The #1 Source Of Microplastics In Water Is Laundry Lint
If you’ve ever cleaned off the lint screen on your dryer as you’re getting ready to dry a load of clothes, you probably never thought that the lint you so casually tossed away into the garbage could be contaminating the water supply, but it turns out that laundry lint is actually the single biggest source of microplastics in fresh water, according to Mother Nature Network:
“According to new research, 60% of the microplastics in our fresh water come from laundry fibers. When we wash our clothes, towels and sheets, microfibers break off and wash away. They make their way into wastewater treatment facilities and from there, to lakes and other large bodies of water.”
Penn State Behrend chemist Sherri Mason notes that while it surprises many people to learn that lint is such a problem, it make sense:
“‘I was surprised although, like, you kind of go ‘Oh I really shouldn’t have been. Because we all clean out our lint filters on our dryers. We should be like, ‘Oh of course if it’s coming off in the dryer that whole process is starting in the washer.'”
Mason did an extensive study of the issue, and the results were startling:
“(She) analyzed 90 water samples taken from 17 different water treatment facilities across the U.S. In her report, which was published in American Scientist, Mason found that each facility was releasing an average of more than 4 million pieces of microplastics into waterways every day. Of those microplastics, 60% are fibers from clothing and other fabrics. A little over a third are from microbeads — tiny plastic specks used in personal products, that were banned in the U.S. in 2018. The remaining 6% are from films and foams.”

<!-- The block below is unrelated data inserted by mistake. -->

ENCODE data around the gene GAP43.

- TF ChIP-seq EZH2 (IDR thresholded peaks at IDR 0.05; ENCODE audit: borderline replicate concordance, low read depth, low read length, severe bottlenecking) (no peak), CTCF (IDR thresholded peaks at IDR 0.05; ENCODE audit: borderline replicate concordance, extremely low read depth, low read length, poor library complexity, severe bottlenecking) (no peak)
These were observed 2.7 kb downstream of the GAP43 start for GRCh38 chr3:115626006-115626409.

There are approximately 15,000 wastewater treatment plants in the United States, but they were designed to filter out urine, fecal matter, and dangerous microbes. None of them were meant to remove plastics, especially something as tiny as microplastics. While studies suggest that most treatment facilities do manage to remove somewhere between 75% and 99% of microplastics, that still means that billions of microplastic particles still manage to make it into the fresh water supply, and even into the water we drink and serve our families. A study from earlier this year found that Americans eat, drink, and inhale at between 74,000 and 121,000 microplastic particles each and every year.
Mason’s research confirms what was reported recently by WBUR:
Microfibers are tiny strands of plastic that shed off synthetic fabrics like polyester, rayon and nylon. Scientists have discovered that they are one of the main causes of plastic pollution in the oceans, says Peter Ross, vice president of Ocean Wise in Vancouver, British Columbia.
“’When we first started looking at microplastics in the ocean, we didn’t have any idea of what we would find,’ he says. ‘And when we looked under microscopes, we saw a variety of different shapes and sizes and a whole variety of colors, and some of these look like little particles or fragments and others looked like fibers.'”
What can the average consumer do? Mason says information is power, and that’s the ultimate point of her research:
“The plastic we use ultimately comes back to us in the food we eat and the water we drink. Although this is scary and a bit distressing, it also means we can make positive changes.”
Featured Image Via Wikimedia Commons